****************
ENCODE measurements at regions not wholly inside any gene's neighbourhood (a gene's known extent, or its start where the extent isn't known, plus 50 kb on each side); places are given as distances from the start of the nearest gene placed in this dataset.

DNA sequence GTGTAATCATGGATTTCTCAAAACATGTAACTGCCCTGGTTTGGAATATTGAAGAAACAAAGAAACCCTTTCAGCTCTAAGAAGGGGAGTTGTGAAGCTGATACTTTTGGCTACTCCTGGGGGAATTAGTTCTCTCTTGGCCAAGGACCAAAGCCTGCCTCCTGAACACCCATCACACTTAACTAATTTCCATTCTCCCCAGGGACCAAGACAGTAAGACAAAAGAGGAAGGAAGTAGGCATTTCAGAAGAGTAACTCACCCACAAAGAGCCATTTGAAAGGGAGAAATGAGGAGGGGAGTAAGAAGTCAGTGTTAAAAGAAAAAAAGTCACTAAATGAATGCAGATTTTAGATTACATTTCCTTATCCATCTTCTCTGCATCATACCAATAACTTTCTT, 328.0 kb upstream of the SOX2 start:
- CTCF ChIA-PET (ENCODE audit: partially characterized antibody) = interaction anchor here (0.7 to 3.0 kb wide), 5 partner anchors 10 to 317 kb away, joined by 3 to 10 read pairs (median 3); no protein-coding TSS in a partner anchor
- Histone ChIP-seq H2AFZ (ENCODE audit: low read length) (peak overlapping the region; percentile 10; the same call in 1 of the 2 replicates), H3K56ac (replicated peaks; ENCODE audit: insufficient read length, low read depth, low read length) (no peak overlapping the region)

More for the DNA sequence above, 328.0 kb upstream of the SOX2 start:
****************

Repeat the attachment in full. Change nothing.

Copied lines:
ENCODE measurements at regions not wholly inside any gene's neighbourhood (a gene's known extent, or its start where the extent isn't known, plus 50 kb on each side); places are given as distances from the start of the nearest gene placed in this dataset.

DNA sequence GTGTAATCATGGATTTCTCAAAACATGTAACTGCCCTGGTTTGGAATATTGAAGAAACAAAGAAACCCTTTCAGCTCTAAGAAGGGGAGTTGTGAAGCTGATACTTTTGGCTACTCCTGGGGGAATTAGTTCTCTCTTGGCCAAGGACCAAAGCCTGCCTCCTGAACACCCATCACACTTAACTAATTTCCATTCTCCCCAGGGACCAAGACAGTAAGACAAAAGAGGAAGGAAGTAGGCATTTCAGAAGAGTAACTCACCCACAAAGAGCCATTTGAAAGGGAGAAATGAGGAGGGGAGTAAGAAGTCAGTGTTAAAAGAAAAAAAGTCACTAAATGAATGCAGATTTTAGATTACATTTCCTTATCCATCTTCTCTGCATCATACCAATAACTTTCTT, 328.0 kb upstream of the SOX2 start:
- CTCF ChIA-PET (ENCODE audit: partially characterized antibody) = interaction anchor here (0.7 to 3.0 kb wide), 5 partner anchors 10 to 317 kb away, joined by 3 to 10 read pairs (median 3); no protein-coding TSS in a partner anchor
- Histone ChIP-seq H2AFZ (ENCODE audit: low read length) (peak overlapping the region; percentile 10; the same call in 1 of the 2 replicates), H3K56ac (replicated peaks; ENCODE audit: insufficient read length, low read depth, low read length) (no peak overlapping the region)

More for the DNA sequence above, 328.0 kb upstream of the SOX2 start: